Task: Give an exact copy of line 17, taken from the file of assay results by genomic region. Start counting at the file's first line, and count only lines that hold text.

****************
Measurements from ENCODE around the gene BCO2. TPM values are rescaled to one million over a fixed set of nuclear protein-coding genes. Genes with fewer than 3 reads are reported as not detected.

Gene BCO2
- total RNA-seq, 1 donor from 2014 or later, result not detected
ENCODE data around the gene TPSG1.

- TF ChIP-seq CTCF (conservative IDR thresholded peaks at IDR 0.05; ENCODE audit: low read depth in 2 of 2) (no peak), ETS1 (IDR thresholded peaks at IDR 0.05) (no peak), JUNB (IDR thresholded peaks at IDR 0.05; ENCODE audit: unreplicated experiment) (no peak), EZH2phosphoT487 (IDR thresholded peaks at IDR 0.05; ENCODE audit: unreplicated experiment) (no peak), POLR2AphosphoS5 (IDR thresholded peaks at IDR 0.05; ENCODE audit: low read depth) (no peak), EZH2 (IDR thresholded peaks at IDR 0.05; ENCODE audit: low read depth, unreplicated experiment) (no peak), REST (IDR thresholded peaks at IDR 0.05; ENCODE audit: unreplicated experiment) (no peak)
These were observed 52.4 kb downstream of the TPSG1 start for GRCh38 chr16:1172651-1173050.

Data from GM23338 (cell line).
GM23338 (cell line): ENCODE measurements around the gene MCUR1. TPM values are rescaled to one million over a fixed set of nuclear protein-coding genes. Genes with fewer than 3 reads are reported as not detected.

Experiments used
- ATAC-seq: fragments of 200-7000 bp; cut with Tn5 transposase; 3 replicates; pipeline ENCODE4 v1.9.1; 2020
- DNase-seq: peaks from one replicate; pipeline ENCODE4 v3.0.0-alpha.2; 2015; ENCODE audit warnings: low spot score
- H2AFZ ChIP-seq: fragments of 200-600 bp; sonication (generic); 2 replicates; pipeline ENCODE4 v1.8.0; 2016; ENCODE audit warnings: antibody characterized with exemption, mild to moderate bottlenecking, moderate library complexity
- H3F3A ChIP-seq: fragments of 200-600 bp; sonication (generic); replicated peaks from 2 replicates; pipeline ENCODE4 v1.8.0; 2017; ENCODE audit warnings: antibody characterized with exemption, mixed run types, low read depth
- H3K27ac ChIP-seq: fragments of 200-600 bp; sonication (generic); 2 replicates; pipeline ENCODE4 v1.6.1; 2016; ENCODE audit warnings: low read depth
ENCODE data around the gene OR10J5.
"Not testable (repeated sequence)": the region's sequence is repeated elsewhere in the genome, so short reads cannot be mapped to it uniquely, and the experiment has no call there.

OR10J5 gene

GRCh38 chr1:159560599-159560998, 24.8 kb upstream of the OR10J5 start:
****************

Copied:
OR10J5 gene